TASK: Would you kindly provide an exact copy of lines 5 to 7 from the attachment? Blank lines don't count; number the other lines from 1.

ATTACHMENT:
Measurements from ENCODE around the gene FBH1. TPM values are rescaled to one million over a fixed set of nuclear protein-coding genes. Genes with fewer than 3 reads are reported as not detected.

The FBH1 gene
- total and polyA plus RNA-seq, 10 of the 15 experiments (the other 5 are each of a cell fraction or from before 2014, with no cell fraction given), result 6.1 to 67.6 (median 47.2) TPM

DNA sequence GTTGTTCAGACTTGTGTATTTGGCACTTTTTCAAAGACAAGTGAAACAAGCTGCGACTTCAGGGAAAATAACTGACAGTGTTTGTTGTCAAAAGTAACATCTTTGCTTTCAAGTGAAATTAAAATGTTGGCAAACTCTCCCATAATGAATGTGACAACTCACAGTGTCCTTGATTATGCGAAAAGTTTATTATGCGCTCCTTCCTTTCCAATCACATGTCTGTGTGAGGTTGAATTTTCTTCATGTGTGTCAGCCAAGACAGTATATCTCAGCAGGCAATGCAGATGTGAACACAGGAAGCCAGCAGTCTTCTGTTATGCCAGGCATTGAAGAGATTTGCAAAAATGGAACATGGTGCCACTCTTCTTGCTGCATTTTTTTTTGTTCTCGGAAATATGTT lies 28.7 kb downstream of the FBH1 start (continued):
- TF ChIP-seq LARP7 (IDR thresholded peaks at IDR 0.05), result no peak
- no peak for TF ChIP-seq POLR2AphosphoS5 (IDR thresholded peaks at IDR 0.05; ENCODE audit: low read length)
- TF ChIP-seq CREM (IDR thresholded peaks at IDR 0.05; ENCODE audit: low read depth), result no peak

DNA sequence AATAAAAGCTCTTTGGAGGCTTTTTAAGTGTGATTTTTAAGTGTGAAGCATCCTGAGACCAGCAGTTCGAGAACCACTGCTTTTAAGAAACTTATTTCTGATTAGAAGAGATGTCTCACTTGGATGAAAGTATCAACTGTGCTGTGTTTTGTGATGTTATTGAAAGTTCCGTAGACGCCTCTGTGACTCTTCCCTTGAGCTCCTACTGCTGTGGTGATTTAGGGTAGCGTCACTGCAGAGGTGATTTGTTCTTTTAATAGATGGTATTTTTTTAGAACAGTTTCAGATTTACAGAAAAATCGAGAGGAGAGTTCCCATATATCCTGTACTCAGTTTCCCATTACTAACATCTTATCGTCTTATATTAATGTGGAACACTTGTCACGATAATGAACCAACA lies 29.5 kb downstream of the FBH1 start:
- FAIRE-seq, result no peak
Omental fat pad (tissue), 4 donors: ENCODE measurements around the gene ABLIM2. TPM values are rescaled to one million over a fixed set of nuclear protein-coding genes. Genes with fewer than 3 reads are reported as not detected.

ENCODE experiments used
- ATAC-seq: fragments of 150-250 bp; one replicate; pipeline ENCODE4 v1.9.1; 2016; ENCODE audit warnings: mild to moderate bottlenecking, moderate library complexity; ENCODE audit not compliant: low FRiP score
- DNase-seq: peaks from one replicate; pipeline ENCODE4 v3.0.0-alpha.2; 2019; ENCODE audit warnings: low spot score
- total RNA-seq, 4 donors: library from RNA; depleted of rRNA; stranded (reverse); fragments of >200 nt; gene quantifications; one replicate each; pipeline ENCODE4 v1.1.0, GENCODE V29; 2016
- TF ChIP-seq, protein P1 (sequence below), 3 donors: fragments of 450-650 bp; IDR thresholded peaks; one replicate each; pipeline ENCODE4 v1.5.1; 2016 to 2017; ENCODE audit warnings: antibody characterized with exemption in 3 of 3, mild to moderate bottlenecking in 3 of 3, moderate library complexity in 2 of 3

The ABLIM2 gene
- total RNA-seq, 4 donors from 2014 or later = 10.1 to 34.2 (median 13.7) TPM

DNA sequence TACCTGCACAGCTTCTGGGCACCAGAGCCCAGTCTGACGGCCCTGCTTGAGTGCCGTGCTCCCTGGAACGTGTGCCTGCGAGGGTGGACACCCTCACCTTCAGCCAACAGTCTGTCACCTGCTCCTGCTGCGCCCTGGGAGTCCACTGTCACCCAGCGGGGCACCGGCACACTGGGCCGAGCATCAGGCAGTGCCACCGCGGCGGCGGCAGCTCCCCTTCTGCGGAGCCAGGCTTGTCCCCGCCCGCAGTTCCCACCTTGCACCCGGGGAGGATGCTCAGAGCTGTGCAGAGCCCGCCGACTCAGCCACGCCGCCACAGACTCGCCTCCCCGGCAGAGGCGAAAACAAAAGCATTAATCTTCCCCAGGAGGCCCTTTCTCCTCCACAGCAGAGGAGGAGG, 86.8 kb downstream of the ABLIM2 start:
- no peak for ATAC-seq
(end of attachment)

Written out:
- TF ChIP-seq LARP7 (IDR thresholded peaks at IDR 0.05), result no peak
- no peak for TF ChIP-seq POLR2AphosphoS5 (IDR thresholded peaks at IDR 0.05; ENCODE audit: low read length)
- TF ChIP-seq CREM (IDR thresholded peaks at IDR 0.05; ENCODE audit: low read depth), result no peak